(one) if you wish to use them for entropy harvesting.  All	hardware in-
     terrupt harvesting	is set up by the individual device drivers.

     The kern.random.sys.harvest.swi variable is used to select	software in-
     terrupts as an entropy source.  A 0 (zero)	value means software inter-
     rupts are not considered as an entropy source.  Set the variable to 1
     (one) if you wish to use them for entropy harvesting.

     The other variables are explained in the paper describing the Yarrow al-
     gorithm at

     These variables are all limited in	terms of the values they may contain:
	   kern.random.yarrow.gengateinterval  [4..64]
	   kern.random.yarrow.bins	       [2..16]
	   kern.random.yarrow.fastthresh       [64..256]
	   kern.random.yarrow.slowthresh       [64..256]
	   kern.random.yarrow.slowoverthresh   [1..5]

     Internal sysctl(3)	handlers force the above variables into	the stated

     The use of	randomness in the field	of computing is	a rather subtle	issue
     because randomness	means different	things to different people.  Consider
     generating	a password randomly, simulating	a coin tossing experiment or
     choosing a	random back-off	period when a server does not respond.	Each
     of	these tasks requires random numbers, but the random numbers in each
     case have different requirements.

     Generation	of passwords, session keys and the like	requires cryptographic
     randomness.  A cryptographic random number	generator should be designed
     so	that its output	is difficult to	guess, even if a lot of	auxiliary in-
     formation is known	(such as when it was seeded, subsequent	or previous
     output, and so on).  On FreeBSD, seeding for cryptographic	random number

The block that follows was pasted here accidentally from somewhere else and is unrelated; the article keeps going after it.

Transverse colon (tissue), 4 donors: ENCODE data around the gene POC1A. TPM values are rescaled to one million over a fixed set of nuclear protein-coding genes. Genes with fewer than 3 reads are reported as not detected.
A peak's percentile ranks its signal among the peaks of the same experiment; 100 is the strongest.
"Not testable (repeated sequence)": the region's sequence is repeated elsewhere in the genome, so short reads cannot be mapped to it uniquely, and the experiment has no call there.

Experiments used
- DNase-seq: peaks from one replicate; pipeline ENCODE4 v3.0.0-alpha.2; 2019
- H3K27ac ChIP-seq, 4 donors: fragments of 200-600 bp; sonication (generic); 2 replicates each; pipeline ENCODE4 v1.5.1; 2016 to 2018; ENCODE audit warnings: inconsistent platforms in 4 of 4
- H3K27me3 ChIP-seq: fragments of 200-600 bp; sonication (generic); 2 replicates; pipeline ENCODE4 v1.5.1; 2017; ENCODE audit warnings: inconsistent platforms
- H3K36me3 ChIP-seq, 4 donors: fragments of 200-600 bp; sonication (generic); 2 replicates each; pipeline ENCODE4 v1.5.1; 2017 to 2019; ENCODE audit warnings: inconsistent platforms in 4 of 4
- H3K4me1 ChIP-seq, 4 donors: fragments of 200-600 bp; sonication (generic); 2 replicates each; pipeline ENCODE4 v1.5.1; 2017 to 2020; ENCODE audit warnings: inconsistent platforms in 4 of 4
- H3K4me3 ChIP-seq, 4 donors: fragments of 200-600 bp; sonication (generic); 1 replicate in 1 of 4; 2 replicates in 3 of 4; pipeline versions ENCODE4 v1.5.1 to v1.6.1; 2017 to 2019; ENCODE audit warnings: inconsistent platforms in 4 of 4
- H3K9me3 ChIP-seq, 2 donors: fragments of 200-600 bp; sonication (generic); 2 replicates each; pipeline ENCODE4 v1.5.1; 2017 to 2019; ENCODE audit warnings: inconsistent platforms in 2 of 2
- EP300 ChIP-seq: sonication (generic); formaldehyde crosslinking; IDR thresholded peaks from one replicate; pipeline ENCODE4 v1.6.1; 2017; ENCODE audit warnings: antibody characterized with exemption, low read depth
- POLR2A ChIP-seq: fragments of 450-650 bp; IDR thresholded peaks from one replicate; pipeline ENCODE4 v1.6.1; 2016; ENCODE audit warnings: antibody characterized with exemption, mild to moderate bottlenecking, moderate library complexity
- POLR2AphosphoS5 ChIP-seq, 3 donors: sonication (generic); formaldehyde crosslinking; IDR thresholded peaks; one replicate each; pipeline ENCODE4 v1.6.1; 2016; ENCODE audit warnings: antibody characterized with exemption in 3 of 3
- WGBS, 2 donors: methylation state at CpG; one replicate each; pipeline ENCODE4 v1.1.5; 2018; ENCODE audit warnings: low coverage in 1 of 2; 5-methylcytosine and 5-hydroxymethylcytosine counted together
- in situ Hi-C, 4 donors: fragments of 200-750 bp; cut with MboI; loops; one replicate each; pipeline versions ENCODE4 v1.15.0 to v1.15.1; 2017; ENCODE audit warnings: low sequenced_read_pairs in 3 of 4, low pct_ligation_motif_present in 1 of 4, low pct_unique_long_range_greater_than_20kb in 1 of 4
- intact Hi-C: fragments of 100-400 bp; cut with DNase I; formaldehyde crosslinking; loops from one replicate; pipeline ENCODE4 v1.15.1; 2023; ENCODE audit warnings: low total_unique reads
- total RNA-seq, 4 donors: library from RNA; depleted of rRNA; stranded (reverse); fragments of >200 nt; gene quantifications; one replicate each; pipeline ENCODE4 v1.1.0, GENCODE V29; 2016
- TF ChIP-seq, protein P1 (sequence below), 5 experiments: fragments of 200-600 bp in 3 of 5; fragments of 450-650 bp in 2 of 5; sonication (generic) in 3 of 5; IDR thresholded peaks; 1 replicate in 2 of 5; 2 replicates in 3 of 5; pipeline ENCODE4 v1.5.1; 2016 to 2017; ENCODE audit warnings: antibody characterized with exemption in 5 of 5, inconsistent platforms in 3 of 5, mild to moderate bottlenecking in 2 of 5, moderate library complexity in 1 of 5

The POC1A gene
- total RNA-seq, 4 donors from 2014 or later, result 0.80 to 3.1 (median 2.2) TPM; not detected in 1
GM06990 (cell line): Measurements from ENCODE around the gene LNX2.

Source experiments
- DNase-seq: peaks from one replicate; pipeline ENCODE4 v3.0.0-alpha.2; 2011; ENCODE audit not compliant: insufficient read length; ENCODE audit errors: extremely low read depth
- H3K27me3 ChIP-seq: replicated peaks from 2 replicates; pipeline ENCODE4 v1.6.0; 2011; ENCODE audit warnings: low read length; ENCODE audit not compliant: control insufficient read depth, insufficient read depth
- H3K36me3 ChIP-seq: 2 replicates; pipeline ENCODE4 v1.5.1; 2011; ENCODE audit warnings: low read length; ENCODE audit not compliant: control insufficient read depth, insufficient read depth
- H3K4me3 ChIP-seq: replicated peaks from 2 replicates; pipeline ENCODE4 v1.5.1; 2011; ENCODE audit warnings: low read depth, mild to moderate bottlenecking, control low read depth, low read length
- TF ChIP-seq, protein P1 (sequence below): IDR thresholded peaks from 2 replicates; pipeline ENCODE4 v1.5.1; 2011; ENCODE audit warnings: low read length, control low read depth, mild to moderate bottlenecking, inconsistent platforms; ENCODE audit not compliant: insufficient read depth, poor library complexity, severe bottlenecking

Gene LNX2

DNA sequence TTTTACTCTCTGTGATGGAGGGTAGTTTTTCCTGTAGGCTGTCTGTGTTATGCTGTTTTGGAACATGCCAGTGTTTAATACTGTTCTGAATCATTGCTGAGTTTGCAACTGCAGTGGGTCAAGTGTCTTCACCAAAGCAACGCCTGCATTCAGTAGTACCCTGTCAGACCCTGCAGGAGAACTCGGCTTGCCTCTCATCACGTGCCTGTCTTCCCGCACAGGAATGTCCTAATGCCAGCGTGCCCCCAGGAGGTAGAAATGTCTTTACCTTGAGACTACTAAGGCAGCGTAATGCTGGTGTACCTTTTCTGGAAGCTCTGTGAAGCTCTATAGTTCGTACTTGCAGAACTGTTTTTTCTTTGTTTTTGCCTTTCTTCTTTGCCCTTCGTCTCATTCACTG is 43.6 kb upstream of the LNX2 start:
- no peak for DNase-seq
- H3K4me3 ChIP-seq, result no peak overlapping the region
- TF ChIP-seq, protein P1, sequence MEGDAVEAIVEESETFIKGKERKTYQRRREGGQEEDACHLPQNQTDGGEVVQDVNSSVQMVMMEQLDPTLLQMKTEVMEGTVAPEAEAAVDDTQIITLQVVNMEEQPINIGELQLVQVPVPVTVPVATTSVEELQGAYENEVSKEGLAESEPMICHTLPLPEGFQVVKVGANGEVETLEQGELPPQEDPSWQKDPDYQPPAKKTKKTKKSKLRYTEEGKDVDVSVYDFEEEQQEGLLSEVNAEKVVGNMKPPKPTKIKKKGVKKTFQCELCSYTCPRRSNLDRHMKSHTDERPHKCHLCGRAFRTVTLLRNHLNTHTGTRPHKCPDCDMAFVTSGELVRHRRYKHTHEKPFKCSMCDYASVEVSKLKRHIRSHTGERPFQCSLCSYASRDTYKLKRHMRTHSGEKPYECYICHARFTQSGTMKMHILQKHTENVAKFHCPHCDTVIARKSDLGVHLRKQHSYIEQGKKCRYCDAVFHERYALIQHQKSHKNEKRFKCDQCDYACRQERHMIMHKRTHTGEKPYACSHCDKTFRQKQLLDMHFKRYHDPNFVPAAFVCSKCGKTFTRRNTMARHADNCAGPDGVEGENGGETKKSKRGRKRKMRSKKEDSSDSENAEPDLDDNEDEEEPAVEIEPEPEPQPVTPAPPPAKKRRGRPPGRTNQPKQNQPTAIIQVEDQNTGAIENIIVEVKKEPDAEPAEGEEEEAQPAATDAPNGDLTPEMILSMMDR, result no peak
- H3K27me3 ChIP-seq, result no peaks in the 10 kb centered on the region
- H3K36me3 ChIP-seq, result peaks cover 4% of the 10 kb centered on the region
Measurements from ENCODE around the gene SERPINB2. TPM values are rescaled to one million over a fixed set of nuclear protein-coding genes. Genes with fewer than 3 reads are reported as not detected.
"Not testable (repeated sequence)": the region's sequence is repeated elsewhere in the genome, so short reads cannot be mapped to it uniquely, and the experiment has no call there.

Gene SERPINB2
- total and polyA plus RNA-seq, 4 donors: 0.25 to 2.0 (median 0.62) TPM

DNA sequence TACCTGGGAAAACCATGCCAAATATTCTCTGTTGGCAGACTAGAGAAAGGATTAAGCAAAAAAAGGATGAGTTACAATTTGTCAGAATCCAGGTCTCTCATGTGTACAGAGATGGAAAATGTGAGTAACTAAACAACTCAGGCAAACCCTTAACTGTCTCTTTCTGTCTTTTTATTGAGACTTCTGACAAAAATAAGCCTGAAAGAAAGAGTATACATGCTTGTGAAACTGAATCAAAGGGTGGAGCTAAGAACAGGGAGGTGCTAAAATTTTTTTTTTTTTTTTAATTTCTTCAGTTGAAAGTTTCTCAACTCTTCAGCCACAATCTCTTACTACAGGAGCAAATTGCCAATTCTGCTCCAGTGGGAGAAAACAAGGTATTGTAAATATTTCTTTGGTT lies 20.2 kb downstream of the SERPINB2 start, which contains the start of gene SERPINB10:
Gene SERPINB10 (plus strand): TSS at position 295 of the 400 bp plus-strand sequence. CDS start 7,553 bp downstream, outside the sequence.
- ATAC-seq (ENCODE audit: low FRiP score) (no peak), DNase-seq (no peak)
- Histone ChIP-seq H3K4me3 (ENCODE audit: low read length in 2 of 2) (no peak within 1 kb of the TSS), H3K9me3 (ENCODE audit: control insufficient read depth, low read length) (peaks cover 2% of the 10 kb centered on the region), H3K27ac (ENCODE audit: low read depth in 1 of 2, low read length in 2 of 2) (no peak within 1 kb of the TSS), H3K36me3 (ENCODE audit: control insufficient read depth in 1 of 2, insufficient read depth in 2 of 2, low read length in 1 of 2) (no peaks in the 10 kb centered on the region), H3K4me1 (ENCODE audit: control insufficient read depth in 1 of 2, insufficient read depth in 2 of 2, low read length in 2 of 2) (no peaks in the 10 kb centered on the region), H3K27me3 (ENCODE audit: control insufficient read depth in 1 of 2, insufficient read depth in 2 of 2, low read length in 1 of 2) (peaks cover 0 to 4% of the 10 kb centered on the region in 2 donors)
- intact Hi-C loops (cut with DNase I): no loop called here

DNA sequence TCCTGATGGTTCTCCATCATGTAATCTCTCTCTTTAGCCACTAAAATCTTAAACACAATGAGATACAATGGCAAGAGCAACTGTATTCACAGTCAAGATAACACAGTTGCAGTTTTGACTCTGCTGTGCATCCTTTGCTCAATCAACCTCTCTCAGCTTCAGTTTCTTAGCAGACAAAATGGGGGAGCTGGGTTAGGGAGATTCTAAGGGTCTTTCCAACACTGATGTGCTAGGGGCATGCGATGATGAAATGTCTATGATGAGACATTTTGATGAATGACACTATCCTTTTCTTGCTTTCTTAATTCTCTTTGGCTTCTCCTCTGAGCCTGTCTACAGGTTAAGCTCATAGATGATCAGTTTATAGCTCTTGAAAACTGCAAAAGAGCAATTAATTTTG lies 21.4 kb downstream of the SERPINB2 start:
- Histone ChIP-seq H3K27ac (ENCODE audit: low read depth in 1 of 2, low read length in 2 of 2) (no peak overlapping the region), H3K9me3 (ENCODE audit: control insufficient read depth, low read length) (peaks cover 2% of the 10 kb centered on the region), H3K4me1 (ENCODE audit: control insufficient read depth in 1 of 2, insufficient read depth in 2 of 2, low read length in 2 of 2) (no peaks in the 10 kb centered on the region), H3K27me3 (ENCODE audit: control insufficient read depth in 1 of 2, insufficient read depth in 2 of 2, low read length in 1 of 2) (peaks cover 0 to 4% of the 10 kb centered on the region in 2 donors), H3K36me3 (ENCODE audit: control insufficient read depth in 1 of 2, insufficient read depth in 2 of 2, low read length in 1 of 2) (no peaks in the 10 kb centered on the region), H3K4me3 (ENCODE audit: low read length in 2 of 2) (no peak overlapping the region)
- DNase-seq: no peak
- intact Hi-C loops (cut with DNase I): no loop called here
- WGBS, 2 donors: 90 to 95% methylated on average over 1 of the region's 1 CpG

generators	is provided by the random device, which	provides real random-
     ness.  The	arc4random(3) library call provides a pseudo-random sequence
     which is generally	reckoned to be suitable	for simple cryptographic use.
     The OpenSSL library also provides functions for managing randomness via
     functions such as RAND_bytes(3) and RAND_add(3).  Note that OpenSSL uses
     the random	device for seeding automatically.

     Randomness	for simulation is required in engineering or scientific	soft-
     ware and games.  The first	requirement of these applications is that the
     random numbers produced conform to	some well-known, usually uniform, dis-
     tribution.	 The sequence of numbers should	also appear numerically	uncor-
     related, as simulation often assumes independence of its random inputs.
     Often it is desirable to reproduce	the results of a simulation exactly,
     so	that if	the generator is seeded	in the same way, it should produce the
     same results.  A peripheral concern for simulation	is the speed of	a ran-
     dom number	generator.

     Another issue in simulation is the	size of	the state associated with the
     random number generator, and how frequently it repeats itself.  For exam-
     ple, a program which shuffles a pack of cards should have 52! possible